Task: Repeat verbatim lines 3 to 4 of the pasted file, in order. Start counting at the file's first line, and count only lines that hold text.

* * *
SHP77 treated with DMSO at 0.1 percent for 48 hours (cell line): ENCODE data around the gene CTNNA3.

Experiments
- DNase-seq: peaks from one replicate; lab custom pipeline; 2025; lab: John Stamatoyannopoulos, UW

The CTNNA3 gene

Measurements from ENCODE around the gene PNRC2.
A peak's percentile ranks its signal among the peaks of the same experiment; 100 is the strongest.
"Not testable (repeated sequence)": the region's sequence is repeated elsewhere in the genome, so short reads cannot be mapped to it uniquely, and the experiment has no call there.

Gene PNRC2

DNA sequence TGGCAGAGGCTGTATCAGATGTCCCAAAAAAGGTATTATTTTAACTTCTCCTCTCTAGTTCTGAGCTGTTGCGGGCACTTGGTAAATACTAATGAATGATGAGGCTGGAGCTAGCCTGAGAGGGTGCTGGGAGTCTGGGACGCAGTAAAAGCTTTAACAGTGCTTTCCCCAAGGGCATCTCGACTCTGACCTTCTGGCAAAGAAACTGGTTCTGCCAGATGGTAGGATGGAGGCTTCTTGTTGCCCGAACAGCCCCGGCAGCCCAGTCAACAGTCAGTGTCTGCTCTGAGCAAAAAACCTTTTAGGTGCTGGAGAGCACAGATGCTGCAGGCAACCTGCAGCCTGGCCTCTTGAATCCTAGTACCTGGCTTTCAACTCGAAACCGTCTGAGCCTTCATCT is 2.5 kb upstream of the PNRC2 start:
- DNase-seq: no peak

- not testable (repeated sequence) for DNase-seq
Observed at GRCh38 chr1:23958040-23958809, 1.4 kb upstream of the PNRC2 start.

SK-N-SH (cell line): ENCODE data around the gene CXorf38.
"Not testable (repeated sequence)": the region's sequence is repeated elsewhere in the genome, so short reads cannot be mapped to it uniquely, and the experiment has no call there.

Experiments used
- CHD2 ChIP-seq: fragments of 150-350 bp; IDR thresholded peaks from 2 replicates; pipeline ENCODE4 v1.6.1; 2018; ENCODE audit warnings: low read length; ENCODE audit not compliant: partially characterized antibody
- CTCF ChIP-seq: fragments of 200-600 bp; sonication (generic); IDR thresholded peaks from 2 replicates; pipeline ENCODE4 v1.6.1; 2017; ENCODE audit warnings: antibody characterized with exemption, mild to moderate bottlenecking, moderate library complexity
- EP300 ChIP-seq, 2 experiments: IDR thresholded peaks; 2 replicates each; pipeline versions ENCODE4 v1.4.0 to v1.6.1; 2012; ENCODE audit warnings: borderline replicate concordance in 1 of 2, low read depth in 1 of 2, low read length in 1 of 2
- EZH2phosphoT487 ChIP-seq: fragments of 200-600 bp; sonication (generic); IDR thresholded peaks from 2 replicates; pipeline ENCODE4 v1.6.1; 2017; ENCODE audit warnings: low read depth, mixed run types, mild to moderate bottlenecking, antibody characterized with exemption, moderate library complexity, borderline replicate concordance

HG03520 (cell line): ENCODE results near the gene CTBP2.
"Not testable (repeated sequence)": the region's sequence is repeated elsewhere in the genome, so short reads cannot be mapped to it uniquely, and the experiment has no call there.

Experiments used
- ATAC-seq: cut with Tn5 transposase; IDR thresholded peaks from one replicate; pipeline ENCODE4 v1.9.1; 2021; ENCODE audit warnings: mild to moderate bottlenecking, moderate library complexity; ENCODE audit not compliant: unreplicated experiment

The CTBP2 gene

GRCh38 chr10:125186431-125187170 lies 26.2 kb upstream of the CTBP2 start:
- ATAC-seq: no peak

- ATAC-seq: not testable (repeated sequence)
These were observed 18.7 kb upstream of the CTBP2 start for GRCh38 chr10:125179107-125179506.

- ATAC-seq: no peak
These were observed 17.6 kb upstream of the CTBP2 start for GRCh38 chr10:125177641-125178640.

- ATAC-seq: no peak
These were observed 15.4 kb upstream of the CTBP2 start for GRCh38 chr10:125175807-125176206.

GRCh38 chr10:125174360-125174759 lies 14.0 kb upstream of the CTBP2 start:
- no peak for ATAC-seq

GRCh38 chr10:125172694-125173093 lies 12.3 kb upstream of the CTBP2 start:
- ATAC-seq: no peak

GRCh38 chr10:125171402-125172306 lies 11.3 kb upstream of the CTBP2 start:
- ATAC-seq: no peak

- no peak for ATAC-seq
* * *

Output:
- DNase-seq: peaks from one replicate; lab custom pipeline; 2025; lab: John Stamatoyannopoulos, UW

The CTNNA3 gene